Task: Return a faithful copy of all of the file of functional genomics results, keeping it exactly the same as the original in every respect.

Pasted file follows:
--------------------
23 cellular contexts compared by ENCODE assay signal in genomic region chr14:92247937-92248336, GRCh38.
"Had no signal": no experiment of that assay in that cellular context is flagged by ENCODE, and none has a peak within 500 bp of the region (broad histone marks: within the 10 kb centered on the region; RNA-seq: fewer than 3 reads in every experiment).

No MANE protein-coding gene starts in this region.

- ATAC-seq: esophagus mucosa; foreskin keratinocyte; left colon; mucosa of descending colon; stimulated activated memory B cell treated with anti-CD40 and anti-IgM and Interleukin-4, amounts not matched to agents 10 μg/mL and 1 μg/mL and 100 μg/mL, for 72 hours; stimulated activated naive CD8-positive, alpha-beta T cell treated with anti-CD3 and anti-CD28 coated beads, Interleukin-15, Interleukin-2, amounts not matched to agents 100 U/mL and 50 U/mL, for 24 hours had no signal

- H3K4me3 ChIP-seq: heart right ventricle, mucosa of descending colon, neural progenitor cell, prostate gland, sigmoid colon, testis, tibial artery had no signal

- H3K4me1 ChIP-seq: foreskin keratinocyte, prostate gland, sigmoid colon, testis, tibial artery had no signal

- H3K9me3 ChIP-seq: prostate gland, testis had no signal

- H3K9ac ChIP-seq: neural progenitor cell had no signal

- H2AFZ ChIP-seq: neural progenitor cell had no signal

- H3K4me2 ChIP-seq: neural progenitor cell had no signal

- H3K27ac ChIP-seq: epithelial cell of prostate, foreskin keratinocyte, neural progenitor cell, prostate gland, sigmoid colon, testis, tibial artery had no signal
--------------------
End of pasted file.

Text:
23 cellular contexts compared by ENCODE assay signal in genomic region chr14:92247937-92248336, GRCh38.
"Had no signal": no experiment of that assay in that cellular context is flagged by ENCODE, and none has a peak within 500 bp of the region (broad histone marks: within the 10 kb centered on the region; RNA-seq: fewer than 3 reads in every experiment).

No MANE protein-coding gene starts in this region.

- ATAC-seq: esophagus mucosa; foreskin keratinocyte; left colon; mucosa of descending colon; stimulated activated memory B cell treated with anti-CD40 and anti-IgM and Interleukin-4, amounts not matched to agents 10 μg/mL and 1 μg/mL and 100 μg/mL, for 72 hours; stimulated activated naive CD8-positive, alpha-beta T cell treated with anti-CD3 and anti-CD28 coated beads, Interleukin-15, Interleukin-2, amounts not matched to agents 100 U/mL and 50 U/mL, for 24 hours had no signal

- H3K4me3 ChIP-seq: heart right ventricle, mucosa of descending colon, neural progenitor cell, prostate gland, sigmoid colon, testis, tibial artery had no signal

- H3K4me1 ChIP-seq: foreskin keratinocyte, prostate gland, sigmoid colon, testis, tibial artery had no signal

- H3K9me3 ChIP-seq: prostate gland, testis had no signal

- H3K9ac ChIP-seq: neural progenitor cell had no signal

- H2AFZ ChIP-seq: neural progenitor cell had no signal

- H3K4me2 ChIP-seq: neural progenitor cell had no signal

- H3K27ac ChIP-seq: epithelial cell of prostate, foreskin keratinocyte, neural progenitor cell, prostate gland, sigmoid colon, testis, tibial artery had no signal